The micrometer-scale device consists of a flexible aluminum plate that sits atop a silicon substrate. The plate is coupled to a superconducting electrical circuit as the plate vibrates at a rate of 3.5 million times per second. According to the laws of classical mechanics, the vibrating structures eventually will come to a complete rest if cooled to the ground state.

    But that is not what Schwab and his colleagues observed when they actually cooled the spring to the ground state in their experiments. Instead, the residual energy—quantum noise—remained.

    “This energy is part of the quantum description of nature—you just can’t get it out,” says Schwab. “We all know quantum mechanics explains precisely why electrons behave weirdly. Here, we’re applying quantum physics to something that is relatively big, a device that you can see under an optical microscope, and we’re seeing the quantum effects in a trillion atoms instead of just one.”

    Because this noisy quantum motion is always present and cannot be removed, it places a fundamental limit on how precisely one can measure the position of an object.

    But that limit, Schwab and his colleagues discovered, is not insurmountable. The researchers and collaborators developed a technique to manipulate the inherent quantum noise and found that it is possible to reduce it periodically. Coauthors Aashish Clerk from McGill University and Florian Marquardt from the Max Planck Institute for the Science of Light proposed a novel method to control the quantum noise, which was expected to reduce it periodically. This technique was then implemented on a micron-scale mechanical device in Schwab’s low-temperature laboratory at Caltech.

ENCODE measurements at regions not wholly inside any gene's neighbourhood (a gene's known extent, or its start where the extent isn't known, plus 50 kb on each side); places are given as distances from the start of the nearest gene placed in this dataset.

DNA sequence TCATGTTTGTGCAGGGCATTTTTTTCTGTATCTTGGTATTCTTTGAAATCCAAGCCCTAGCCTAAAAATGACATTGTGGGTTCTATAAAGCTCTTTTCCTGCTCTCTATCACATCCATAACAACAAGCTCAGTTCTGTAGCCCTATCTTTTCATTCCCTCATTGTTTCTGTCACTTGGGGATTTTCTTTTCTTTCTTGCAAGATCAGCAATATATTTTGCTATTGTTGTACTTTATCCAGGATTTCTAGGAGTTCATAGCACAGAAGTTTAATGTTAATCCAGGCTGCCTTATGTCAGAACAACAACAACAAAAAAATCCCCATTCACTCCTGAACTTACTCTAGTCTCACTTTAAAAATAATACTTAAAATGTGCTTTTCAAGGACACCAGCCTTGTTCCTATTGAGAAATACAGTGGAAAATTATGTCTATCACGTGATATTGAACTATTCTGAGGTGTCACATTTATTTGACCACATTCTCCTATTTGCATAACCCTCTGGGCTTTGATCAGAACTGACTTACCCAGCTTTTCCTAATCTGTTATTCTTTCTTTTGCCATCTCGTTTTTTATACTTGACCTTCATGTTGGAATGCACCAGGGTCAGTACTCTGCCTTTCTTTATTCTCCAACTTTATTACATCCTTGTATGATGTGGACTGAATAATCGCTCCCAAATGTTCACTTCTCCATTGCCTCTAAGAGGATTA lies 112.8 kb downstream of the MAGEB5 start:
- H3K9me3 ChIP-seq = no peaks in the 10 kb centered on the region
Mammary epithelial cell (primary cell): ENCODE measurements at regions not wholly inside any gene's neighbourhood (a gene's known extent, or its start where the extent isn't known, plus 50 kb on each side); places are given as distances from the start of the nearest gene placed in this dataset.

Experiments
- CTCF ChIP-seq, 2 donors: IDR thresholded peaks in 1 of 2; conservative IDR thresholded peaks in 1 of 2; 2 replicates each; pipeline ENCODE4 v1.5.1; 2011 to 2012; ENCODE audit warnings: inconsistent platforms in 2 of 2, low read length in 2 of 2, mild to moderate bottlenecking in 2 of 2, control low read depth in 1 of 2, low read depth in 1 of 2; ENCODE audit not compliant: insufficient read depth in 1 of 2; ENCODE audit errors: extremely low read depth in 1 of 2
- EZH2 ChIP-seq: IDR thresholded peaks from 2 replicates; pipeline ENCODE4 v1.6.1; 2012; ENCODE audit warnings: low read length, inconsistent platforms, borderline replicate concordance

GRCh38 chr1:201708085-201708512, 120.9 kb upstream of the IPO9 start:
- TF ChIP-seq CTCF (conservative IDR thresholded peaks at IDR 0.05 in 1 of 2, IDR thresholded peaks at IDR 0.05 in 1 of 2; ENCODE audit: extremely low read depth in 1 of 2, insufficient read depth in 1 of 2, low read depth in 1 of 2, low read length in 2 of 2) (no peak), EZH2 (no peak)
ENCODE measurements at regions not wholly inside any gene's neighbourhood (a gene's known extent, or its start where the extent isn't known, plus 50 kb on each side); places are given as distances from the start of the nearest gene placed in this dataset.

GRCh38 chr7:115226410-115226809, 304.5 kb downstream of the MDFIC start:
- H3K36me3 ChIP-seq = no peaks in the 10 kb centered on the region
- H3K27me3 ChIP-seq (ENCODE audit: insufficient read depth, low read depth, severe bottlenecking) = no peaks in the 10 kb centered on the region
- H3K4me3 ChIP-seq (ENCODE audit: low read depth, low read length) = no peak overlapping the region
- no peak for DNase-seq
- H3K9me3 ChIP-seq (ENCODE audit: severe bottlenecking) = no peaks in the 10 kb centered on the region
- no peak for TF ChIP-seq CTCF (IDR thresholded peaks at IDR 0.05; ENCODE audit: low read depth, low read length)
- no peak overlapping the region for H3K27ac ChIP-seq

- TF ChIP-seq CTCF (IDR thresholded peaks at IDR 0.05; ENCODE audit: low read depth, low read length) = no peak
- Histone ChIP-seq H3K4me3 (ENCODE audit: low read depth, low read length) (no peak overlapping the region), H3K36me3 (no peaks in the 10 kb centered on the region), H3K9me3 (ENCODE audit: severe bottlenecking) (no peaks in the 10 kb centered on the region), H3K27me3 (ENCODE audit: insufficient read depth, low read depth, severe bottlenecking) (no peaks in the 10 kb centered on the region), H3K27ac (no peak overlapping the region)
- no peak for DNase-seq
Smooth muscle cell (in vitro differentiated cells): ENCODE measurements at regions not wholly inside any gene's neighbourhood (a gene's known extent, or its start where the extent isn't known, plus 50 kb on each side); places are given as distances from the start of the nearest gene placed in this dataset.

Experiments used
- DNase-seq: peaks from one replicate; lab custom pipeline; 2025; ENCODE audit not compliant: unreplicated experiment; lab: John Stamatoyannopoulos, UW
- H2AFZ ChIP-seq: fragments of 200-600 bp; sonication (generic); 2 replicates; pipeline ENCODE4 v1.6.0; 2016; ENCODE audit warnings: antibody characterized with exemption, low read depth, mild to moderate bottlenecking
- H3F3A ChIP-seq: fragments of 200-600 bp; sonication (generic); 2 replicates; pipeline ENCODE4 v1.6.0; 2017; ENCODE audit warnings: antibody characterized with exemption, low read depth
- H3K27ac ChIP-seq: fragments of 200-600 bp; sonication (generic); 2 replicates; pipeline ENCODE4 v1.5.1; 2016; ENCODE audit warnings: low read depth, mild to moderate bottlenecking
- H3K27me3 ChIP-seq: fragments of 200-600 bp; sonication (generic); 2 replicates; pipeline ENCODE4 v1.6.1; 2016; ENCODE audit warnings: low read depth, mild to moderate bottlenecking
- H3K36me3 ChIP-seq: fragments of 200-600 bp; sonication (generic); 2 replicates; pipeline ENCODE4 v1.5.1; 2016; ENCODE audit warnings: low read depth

“There are two main variables that describe the noise or movement,” Schwab explains. “We showed that we can actually make the fluctuations of one of the variables smaller—at the expense of making the quantum fluctuations of the other variable larger. That is what’s called a quantum squeezed state; we squeezed the noise down in one place, but because of the squeezing, the noise has to squirt out in other places. But as long as those more noisy places aren’t where you’re obtaining a measurement, it doesn’t matter.”